I have provided a video clip below so you can see and hear the sax for yourself. Anyone can write great reviews about a sax but the true test is to see and hear it for yourself. The final test is for you to play it yourself.

If you are interested in a Andreas Eastman saxophone you can click on .   I am told that the saxophones aren’t on there yet but they are in the process of redesigning their site to include them.    Let me know what you think in the comments below.    Thanks, Steve

Andreas Eastman EAS640 Alto Saxophone

Steve About Steve

Steve Neff has been playing and teaching saxophone and jazz improvisation around the New England area for the last 30 years. He is the author of many effective jazz improvisation methods as well as founding the popular jazz video lesson site


  1. Avatar Roger Greenberg says

    Just letting you know that Eastman has already made the decision to upgrade the resonators.

  2. Avatar Gerardo Avila says

    Hi Steve

    You say that you don´t change anything on your embrochure when you push the octave key. I tried that with my Yamaha Custom alto sax, and really got scared! If I don´t change anything, I mean anything, not even a little thing, on my embrochure, what I got when I push the octave key is a tremendous flat note, more than 37c. The tunner even tries to go to the next note. I did the same with my soprano and tenor, which are pretty good horns too, and the same happened. I have the mouthpiece very “in”, in the cork, so I´m not bitting the mp eather.

    Could you give me a hint on this?

  3. You have to push more air and focus it in order to raise the pitch. Clamping down on the reed will only muffle the harmonics and fullness in your tone.

  4. Avatar Renee Lechner says

    Hey Steve,

    I was just curious as to what brand/model your main alto that you use is?


    • Renee, I use a Selmer Reference 54 alto saxophone. I used to play a Couf alto sax back when I was in high school and college but ended up selling it when I switched to tenor sax. (That was stupid) Later I wanted another alto sax and I tried old Couf’s, Yamahas, Yanigasawas, different Selmer’s and some other brands. One day I played this Reference and I knew it was the one for me. I’m always on the lookout for something better but so far the Reference is a good fit for me. Steve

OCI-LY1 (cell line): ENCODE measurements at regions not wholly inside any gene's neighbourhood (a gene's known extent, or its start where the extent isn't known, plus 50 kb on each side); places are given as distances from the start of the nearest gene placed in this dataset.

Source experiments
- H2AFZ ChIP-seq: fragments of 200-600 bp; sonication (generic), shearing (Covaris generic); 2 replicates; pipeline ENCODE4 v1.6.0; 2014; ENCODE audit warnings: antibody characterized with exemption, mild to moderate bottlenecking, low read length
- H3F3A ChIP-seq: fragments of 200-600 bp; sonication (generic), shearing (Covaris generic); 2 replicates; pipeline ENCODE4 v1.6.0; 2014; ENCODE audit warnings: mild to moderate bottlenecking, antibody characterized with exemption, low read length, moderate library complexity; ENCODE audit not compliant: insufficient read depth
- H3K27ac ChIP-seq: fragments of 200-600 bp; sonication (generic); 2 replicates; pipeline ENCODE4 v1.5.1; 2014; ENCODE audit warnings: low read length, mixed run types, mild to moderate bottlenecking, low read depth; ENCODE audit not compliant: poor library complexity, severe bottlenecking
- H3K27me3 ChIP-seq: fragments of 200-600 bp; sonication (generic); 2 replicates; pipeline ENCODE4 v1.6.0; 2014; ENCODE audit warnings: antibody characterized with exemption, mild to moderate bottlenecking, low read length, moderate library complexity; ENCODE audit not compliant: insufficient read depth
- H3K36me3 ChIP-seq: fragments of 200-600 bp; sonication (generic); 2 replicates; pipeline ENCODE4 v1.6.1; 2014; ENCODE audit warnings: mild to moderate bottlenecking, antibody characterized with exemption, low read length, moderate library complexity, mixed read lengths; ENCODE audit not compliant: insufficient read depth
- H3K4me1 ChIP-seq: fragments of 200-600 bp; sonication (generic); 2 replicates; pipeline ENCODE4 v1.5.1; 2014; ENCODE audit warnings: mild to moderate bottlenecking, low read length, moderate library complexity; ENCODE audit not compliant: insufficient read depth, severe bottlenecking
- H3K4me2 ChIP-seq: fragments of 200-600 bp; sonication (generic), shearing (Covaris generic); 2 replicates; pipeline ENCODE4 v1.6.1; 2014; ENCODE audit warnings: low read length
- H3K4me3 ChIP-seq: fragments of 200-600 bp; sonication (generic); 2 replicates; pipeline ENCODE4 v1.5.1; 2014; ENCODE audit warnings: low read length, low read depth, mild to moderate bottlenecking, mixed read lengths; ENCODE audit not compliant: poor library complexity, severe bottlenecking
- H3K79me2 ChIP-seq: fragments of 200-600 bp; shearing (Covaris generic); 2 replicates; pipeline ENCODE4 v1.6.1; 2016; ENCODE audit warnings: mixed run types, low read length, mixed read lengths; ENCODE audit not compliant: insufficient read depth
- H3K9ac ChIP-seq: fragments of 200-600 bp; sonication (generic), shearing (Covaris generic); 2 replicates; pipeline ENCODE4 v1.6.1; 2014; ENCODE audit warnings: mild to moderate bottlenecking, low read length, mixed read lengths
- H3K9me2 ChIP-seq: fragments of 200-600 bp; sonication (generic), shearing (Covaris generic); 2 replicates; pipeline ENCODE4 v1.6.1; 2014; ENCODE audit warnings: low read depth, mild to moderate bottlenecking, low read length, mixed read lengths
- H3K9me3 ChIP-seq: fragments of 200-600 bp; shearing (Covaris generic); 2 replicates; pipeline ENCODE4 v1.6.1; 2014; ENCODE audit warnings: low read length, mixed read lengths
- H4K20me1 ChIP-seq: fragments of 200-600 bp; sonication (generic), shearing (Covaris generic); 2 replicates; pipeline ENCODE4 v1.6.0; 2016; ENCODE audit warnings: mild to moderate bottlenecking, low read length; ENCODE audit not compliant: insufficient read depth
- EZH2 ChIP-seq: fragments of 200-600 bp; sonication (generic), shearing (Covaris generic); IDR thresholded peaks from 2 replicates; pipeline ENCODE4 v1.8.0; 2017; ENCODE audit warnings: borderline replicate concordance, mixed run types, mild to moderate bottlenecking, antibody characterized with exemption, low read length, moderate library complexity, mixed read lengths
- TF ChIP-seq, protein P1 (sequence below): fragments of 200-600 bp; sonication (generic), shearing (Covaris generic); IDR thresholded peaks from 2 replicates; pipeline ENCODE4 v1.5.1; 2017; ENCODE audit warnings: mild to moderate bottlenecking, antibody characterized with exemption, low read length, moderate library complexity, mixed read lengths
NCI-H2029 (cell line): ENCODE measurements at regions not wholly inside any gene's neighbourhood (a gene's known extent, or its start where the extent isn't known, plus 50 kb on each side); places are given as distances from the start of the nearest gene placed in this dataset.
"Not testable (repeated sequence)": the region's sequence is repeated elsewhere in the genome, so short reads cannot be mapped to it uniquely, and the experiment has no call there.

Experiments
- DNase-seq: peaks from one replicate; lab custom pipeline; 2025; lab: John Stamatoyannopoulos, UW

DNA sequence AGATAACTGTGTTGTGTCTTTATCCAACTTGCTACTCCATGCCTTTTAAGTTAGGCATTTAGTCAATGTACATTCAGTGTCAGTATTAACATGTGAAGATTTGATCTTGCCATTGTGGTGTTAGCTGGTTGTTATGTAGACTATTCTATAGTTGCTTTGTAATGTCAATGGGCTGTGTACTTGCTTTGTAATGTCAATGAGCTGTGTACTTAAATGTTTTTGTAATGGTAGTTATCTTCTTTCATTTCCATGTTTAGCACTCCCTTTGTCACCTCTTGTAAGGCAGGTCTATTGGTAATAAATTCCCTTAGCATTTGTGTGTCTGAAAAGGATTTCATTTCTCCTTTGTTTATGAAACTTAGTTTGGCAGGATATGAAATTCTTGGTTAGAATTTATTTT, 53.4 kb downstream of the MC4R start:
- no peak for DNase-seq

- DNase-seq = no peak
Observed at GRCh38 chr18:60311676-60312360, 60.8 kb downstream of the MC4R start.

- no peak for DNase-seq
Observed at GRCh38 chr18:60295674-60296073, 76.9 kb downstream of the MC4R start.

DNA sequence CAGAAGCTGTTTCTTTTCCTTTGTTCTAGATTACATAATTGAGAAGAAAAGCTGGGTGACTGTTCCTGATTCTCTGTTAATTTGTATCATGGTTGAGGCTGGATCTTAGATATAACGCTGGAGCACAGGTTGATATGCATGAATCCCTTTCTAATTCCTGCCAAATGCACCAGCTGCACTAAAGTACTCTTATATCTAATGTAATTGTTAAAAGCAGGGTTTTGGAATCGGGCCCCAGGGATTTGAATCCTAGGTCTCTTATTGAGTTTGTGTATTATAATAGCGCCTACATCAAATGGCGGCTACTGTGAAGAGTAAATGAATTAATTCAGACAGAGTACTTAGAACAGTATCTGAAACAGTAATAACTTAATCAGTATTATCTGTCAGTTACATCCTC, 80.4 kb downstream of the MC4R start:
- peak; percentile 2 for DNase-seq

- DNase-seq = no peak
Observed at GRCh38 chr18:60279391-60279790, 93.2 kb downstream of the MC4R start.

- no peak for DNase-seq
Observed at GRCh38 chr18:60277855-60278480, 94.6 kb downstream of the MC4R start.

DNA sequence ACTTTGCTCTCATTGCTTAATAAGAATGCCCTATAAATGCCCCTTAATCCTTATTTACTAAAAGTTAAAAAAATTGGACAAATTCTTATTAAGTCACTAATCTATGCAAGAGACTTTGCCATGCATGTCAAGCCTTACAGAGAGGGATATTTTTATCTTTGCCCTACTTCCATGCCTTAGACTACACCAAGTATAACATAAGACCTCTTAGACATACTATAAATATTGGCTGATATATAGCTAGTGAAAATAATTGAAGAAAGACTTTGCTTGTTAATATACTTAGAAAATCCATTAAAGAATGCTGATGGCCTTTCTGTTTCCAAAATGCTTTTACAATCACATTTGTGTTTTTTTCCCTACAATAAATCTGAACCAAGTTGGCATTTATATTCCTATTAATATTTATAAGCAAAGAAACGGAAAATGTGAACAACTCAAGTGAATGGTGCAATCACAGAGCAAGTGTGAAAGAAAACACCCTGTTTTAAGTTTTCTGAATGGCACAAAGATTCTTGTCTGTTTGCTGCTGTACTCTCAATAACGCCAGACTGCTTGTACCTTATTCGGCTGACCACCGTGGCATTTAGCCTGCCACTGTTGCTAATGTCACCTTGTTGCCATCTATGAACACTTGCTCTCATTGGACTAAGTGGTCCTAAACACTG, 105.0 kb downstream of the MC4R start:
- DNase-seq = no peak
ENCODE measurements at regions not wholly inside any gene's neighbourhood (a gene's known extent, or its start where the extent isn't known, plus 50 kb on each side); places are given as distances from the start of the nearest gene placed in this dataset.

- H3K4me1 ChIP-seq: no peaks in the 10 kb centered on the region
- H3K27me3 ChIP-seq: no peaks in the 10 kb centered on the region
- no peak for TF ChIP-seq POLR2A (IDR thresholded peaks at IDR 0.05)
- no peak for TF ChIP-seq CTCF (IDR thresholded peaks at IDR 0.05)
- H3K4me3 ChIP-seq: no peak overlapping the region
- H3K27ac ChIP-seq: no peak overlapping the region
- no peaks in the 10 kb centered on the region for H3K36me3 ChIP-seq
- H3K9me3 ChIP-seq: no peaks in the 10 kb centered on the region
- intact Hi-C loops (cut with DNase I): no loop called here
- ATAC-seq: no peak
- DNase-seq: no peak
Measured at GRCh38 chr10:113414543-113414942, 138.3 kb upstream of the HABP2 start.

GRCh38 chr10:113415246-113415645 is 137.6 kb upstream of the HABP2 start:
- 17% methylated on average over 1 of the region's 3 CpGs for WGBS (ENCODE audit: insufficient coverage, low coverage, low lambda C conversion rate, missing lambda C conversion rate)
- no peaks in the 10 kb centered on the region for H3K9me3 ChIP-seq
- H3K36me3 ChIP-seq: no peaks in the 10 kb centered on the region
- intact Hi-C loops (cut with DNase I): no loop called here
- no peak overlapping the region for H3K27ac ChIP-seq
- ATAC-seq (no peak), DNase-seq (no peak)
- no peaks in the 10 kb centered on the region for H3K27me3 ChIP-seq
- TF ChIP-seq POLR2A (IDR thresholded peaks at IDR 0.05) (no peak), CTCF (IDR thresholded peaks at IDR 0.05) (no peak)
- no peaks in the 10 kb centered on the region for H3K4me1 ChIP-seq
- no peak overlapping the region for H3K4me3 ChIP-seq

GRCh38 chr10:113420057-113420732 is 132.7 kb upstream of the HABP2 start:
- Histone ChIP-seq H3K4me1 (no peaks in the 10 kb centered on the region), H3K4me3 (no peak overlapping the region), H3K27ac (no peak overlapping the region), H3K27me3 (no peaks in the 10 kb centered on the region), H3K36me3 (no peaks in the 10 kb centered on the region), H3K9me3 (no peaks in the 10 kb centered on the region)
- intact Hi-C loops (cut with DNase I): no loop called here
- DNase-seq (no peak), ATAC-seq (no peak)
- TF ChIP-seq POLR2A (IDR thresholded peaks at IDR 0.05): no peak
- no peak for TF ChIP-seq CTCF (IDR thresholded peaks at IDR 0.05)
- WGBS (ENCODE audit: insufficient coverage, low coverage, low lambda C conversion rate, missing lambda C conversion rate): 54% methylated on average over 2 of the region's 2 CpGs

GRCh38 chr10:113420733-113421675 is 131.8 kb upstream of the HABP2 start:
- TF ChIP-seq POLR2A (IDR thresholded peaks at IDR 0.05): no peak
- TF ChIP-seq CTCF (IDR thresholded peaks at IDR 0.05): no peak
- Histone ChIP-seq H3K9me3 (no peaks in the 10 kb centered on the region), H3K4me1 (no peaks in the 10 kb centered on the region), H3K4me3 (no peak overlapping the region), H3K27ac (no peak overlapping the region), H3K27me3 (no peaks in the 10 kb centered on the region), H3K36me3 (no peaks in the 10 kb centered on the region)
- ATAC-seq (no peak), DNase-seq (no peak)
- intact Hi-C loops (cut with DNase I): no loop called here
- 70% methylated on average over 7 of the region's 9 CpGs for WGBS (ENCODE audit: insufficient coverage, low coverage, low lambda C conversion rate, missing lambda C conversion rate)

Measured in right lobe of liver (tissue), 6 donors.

5. I played cannonball horns for many years and made the switch to my Eastman 52nd street alto this year and I couldn’t be happier – I don’t see myself buying a new horn for a long long time. Everything about this horn is amazing – the action, the key placements and great ergonomic feel, the tone and the big sound I get is killer! They did a great job engineering this horn and I would recommend it to all of the professional horn players out there to try! Kudos to the Eastman team, job well done!

  6. and just for reference…I play a dukoff metal mouthpiece and vandoren java reeds

  7. If you have a chance, try the 52nd Street model. I have one and I love it. The local dealer was selling off his instruments due to focusing primarily on instrument repair and I just couldn’t resist buying it for the price he offered. Anyhow, I thought this horn was more resonant, vibrant, fuller, and darker (warmer) sounding than the other Eastman saxes I tried and the bigger bell helps to produce a bigger sound. The 52nd Street is unlacquered. I’m not sure how much being unlacquered influences the sound or quality of sound or timbre, but I like the sound and just went with it.

  8. Yes. I agree with Dan & Sheryl. I have a Cannonball Raven, but just tried an Eastman 52nd Street unlacquered and played it with 2 metal mouthpieces that I own. It sounded best with my Dukoff D8. My Jodyjazz Superjet 7 works best with my Raven alto.

  9. Of the two combinations, I prefer the Eastman 52nd Street w/Dukoff D8.

  10. Avatar Sandra Presley says

    How much should someone pay for Andrea’s Eastman Sax that is 5 years old?

Speak Your Mind